Elijah went before the people and said, “How long will you waver between two opinions? If the LORD is God, follow him; but if Baal is God, follow him.”

I King 18:21 (NIV)

But double-mindedness can also exist when we are actually wavering while we are on task.  I discovered years ago that I could be reading my kids a Bible story, and my lips were moving and I was saying all the right words, but I was thinking about something completely different; occasionally something not all that wholesome or encouraging.

I thought of this when I read the note someone had left with one of those confessionals where you write your comment on a postcard and mail it in, and then some are selected and posted.  Trust me, I don’t revisit this site anywhere  as often as I once did and especially since elsewhere I’ve commented how some seemingly innocuous things — like reading advice columns in the newspaper — can be a gateway to more problematic things. However, it does provide a window into the lives of many broken people.

The writer describing reading this website — and who knows what others — while sitting in the choir loft of a worship service is bad enough, but the parenthetic remark at the end suggests that sometimes the images constitute what we would call soft porn.  And so, there we are sitting in church, and we see the pastor and the choir is sitting there, and it never occurs to us that one of the choir members might be…  I mean, why would you want to sing in the choir if that’s where your mind is at?  Does the one activity somehow cancel out the other?

A more accurate scripture — not that the two already mentioned don’t apply — would be

  “These people make a big show of saying the right thing,
   but their hearts aren’t in it.
…[T]hey act like they’re worshiping me
   but don’t mean it…

Isaiah 29:13 (The Message)

Therefore the Lord said: “Inasmuch as these people draw near with their mouths And honor Me with their lips, But have removed their hearts far from Me

Isaiah 29:13 (NKJV)

This verse is referenced by Jesus as well, and may be found at Matthew 15:8 and Mark 7:6.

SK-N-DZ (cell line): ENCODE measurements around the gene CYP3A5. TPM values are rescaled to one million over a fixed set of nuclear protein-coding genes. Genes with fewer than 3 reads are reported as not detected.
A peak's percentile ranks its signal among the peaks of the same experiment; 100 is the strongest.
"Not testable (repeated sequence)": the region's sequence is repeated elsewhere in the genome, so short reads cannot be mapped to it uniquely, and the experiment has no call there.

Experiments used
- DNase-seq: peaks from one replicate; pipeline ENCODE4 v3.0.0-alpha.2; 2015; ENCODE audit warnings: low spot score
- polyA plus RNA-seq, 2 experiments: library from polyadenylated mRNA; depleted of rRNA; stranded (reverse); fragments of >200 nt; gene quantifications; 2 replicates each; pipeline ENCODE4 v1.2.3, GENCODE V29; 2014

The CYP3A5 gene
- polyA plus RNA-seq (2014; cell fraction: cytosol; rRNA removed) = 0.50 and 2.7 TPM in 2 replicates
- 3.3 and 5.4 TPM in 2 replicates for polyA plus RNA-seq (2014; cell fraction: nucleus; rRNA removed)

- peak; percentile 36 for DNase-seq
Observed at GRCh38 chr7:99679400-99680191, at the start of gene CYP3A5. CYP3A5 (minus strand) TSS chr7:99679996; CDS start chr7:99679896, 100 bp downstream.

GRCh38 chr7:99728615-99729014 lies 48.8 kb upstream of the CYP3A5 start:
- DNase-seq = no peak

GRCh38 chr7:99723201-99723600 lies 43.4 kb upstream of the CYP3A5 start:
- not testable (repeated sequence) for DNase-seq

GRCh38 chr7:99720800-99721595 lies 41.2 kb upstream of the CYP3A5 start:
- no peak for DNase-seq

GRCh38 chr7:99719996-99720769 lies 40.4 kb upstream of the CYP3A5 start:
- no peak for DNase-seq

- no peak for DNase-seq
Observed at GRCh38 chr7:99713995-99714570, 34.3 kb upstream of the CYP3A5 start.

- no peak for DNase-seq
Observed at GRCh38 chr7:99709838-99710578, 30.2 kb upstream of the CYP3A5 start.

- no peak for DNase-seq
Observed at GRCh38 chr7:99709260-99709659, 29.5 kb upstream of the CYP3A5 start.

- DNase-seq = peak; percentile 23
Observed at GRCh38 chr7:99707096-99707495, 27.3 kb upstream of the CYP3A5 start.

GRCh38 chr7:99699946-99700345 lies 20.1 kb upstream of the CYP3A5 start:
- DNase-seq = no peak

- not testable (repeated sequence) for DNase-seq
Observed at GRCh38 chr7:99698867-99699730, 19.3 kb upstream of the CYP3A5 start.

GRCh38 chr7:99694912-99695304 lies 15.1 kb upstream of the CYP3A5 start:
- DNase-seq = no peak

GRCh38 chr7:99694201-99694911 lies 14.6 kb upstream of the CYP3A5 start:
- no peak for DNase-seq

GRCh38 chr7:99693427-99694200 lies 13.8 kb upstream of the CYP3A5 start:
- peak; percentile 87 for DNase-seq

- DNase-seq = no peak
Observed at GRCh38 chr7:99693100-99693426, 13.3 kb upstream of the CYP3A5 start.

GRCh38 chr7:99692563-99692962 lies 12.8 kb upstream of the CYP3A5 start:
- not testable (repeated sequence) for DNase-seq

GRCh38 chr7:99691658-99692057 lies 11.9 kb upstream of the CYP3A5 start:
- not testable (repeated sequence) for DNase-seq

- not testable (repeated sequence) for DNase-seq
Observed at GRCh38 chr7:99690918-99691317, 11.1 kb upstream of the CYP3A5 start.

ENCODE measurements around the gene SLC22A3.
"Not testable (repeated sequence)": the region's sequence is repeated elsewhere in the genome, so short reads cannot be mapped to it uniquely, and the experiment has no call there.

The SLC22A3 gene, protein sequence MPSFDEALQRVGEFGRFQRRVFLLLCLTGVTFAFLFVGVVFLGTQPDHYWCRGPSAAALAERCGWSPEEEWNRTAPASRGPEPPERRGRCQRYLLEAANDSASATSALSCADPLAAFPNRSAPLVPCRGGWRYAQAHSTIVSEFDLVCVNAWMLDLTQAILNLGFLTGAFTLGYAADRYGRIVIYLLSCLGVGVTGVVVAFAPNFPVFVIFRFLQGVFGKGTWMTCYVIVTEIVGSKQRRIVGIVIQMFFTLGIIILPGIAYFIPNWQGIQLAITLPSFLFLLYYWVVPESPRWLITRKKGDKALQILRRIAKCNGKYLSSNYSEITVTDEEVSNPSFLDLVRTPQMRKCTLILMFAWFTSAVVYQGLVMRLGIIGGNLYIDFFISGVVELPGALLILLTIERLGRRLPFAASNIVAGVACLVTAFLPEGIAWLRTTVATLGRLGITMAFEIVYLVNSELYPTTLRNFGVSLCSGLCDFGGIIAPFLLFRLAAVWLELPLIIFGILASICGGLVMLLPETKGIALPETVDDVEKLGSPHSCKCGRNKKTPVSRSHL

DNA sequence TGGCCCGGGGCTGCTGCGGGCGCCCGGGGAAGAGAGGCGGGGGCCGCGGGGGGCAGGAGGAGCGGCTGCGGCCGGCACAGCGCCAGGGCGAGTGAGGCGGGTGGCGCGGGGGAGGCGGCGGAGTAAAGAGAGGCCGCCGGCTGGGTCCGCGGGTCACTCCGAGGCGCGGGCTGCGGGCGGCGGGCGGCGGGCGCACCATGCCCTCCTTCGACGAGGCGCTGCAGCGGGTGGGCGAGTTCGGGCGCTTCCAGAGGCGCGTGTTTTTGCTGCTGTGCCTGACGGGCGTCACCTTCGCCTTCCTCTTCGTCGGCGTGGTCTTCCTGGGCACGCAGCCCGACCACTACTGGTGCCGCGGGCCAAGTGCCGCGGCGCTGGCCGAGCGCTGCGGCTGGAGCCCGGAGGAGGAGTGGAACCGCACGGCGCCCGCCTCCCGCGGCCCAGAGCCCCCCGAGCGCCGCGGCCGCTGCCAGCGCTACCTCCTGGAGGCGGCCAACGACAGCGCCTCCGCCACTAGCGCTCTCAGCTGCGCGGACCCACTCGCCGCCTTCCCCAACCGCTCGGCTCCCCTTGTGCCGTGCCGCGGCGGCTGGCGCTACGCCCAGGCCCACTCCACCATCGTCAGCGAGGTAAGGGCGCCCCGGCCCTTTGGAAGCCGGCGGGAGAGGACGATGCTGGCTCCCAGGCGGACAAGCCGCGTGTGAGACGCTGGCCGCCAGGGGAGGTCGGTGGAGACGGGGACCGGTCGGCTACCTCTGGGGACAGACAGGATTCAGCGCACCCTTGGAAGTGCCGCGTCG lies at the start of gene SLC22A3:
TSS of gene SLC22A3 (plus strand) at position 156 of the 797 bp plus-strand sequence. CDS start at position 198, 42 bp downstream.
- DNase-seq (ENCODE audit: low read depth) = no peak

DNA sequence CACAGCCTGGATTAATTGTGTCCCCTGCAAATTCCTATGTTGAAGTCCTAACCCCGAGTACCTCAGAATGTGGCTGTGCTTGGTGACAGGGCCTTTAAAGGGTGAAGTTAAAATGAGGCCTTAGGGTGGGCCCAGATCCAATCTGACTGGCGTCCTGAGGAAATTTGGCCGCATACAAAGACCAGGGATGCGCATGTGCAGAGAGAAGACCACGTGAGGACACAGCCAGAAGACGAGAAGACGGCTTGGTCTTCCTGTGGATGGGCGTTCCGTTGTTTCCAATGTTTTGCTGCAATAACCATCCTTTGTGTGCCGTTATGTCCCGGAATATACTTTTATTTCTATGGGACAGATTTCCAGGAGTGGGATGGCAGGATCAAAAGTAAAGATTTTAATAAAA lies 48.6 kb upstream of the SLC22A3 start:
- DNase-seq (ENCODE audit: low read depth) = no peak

Because it’s possible to be spiritually multi-tasking; or multi-tasking on one thing that is outwardly pious or spiritual, but one other thing that is far from God, we need to guard ourselves from this letting this situation happen. When it does, we are guilty of the “spiritual acting” or hypocrisy that Jesus so often addressed, in fact the scripture actually takes this one step further:

“I know all the things you do, that you are neither hot nor cold. I wish that you were one or the other!

Revelation 3:15 (NLT)

Finally, I think it’s necessary for those of us who see someone committing an act of blatant hypocrisy to call them on it.  Someone was sitting next to that choir member and would have had occasion to glance at their mobile device; especially given that they would have to hold it a good distance away to avoid it being seen by the congregation. It’s a time for reaching out to help, not a time for condemnation.

If you see a Christian brother or sister sinning in a way that does not lead to death, you should pray, and God will give that person life.

I John 5:16a NIV

~Paul Wilkinson

June 21, 2011

Thought Monitoring

Recovering alcoholics use the phrase “one day a time” as a reminder that progress, to be successful, has to take place on a daily level; and resultant sobriety is measured in weeks, months and finally annual celebrations.

When it comes to controlling our thought life however, our progress can rise or fall in minutes, or even within the seconds of a single minute.  However, as long as we understand that, we won’t be defeated when unwanted thoughts creep into our heads.  We can say, “Okay, my mind may have been going down the wrong path that past few seconds, but I can now get back track for the next few seconds.”

Falling asleep and waking up are probably the toughest times for me.  As in any professional sports match, I can be more effective when I run a good defense.  For myself, I find in those minutes I can slam dunk some of those thoughts simply by reciting the phrases of the Lord’s Prayer. 

Of course, in the morning, simply getting up and starting the day a few minutes earlier also solves the problem.  I remember Larry Tomczak saying years ago that “most Christians are defeated between the bed and the breakfast table.”